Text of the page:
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Half of existing GP workforce intends to retire at or before 60

Half of existing GP workforce intend to retire at or before 60

Exclusive Half of the existing GP workforce plans to retire at or before the age of 60, a major Pulse survey has revealed.

Of more than 800 GPs surveyed across the UK, almost half (47%) said they intend to retire at or before 60, including 1 in 8 who said they intended to retire before reaching 55.

Respondents gave a number of reasons why they wanted to retire early, with the most common factors being burnout and workload, although problems around pensions have also been a significant reason.

Meanwhile, new NHS Business Services Authority (NHSBSA) data obtained by wealth management firm Quilter suggests a record number of NHS staff retired last month.

The snapshot Pulse survey is the latest in a long line to suggest GPs are retiring earlier, although the latest survey shows a greater appetite than previous ones.

A Pulse survey in 2020 revealed pensions taxation prompted nearly 40% of GPs to consider early retirement. Meanwhile, a BMA survey this time last year showed that well over a third of GPs (36%) were considering early retirement within the next 12 months, as doctors were overwhelmed by an ‘avalanche’ of workload hitting practices.

Warrington GP partner Dr Martin Whitenburgh, who aims to retire at 50 to 55-years-old, told Pulse: ‘The sooner I leave this mess the better. I don’t recognise the job anymore and wouldn’t recommend it to anyone pursuing a career in general practice.’

A salaried GP, who wished to remain anonymous, told Pulse they also aim to retire between 50 and 55 as they ‘cannot sustain the workload’.

They added: ‘Two of my close friends, both excellent GPs, have left the NHS due to the workload and stress. One has gone to BUPA and the other to an insurance provider. It’s all about politics, not funding primary care properly – encouraging the public to think private is the way forward.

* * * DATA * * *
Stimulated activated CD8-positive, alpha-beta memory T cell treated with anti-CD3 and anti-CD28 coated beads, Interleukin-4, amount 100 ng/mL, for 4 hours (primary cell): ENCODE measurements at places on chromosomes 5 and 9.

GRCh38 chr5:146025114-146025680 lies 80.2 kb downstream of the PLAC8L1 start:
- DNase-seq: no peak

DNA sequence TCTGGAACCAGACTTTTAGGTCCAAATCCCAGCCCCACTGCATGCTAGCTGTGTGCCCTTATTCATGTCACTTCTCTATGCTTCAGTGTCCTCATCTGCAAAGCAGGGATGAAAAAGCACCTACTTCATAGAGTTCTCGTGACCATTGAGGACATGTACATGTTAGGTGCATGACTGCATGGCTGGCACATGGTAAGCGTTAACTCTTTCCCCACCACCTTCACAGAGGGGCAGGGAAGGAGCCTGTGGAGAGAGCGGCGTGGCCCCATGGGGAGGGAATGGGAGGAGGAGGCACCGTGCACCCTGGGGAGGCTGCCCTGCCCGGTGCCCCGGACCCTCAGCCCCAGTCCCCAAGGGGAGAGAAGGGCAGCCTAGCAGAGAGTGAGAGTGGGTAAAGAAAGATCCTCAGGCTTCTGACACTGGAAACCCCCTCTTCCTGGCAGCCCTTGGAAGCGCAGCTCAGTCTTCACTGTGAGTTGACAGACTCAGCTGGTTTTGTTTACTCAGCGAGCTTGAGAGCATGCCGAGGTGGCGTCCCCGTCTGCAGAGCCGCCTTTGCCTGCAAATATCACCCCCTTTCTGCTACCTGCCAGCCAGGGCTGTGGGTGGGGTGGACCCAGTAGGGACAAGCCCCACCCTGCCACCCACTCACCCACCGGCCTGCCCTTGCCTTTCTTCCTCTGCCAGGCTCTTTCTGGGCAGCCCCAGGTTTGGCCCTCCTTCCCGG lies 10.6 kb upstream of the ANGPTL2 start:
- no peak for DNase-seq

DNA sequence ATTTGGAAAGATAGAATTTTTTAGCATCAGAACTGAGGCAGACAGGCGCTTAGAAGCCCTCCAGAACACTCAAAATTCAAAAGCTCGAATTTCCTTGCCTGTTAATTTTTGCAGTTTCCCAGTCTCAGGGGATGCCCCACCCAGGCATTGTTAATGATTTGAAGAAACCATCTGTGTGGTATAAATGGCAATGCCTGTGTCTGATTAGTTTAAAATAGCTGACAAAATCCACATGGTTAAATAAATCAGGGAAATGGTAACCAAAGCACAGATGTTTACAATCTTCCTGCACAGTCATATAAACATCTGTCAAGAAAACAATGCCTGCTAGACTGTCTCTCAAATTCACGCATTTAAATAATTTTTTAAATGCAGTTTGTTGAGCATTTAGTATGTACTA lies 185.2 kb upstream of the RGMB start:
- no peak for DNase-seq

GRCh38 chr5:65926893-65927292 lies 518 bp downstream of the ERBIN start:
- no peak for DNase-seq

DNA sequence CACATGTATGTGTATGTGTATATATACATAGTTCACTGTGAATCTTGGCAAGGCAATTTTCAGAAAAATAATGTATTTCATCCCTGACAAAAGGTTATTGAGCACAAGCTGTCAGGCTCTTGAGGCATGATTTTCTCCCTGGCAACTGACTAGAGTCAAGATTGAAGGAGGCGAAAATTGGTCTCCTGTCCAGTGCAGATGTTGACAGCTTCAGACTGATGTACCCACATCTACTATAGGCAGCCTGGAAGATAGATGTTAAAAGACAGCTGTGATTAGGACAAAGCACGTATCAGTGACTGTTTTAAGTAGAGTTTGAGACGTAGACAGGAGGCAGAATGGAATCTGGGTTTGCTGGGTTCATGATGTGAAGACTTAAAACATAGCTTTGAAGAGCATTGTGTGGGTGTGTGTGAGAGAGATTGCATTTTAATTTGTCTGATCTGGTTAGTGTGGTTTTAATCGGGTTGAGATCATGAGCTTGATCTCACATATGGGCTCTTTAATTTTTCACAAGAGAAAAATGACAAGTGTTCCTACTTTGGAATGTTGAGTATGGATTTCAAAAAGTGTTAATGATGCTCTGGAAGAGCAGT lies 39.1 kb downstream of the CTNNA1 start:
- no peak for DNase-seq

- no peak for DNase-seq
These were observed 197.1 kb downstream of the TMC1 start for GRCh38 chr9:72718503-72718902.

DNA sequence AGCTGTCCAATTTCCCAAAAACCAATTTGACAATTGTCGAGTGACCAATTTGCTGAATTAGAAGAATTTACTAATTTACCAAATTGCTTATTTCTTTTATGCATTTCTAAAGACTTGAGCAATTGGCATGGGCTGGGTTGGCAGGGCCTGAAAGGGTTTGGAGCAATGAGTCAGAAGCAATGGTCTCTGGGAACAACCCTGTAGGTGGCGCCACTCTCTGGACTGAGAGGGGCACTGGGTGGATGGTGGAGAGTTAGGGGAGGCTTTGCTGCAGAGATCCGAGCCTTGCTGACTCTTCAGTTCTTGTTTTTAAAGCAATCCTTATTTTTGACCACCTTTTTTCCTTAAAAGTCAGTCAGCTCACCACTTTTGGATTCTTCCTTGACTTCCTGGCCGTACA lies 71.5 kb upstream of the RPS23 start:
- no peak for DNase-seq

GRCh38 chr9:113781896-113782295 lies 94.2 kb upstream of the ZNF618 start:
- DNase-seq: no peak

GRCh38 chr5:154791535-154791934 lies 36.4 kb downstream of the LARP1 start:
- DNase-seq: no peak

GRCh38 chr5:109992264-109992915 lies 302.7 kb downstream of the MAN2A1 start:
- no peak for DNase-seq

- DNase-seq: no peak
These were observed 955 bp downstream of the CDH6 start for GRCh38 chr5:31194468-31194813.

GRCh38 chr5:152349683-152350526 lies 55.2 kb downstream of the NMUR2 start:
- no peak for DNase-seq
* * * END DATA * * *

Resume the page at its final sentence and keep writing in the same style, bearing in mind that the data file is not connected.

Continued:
‘Conscientious doctors are leaving because they can’t/won’t do a bad job for the patients but the current system doesn’t allow them to do their jobs properly. Ten-minute GP appointments are no longer fit for purpose.’

Another anonymous survey respondent told Pulse that their uncertainties over when to retire as a GP ‘were plagued by the Government’s ever-changing outlook on retirement age, the growing complexities of the NHS pension scheme (once touted the best private pension scheme in the UK), ferocious GP workload and bureaucratic pressures, among other determinants’.

Dr Samira Anane, GPC workforce policy lead at the BMA, said: ‘Unfortunately, these results are unsurprising and indicative of the growing pressures currently facing general practice.’

The Government needs to ‘start taking notice of what surveys like this show’, as well as address ‘bureaucratic barriers for our international colleagues’, she said.

Dr Anane told Pulse: ‘On top of unprecedented workload leading to burnout, complex and punitive pension taxation rules that can leave senior doctors facing eye-watering and unexpected charges if they stay in work longer mean family doctors are not only exhausted and disenchanted, but also absurdly financially punished for continuing to look after their patients.

‘As a result, they are reluctantly voting with their feet by reducing hours or deciding to retire early, and the impact on patients cannot be underestimated.’

Professor Martin Marshall, chair of the RCGP, said: ‘The number of highly-trained, experienced GPs planning to leave the profession early is concerning but not altogether unsurprising given the intense workload and workforce pressures GPs and our teams are working under on a daily basis.

‘Good work is ongoing to encourage junior doctors to choose general practice, and these efforts have been successful. But if more GPs are leaving the profession than entering it, we are fighting a losing battle. We need to see just as much effort going into making general practice an attractive and sustainable career for existing GPs, so they can continue delivering frontline patient care in the NHS and mentoring the next generation of family doctors.’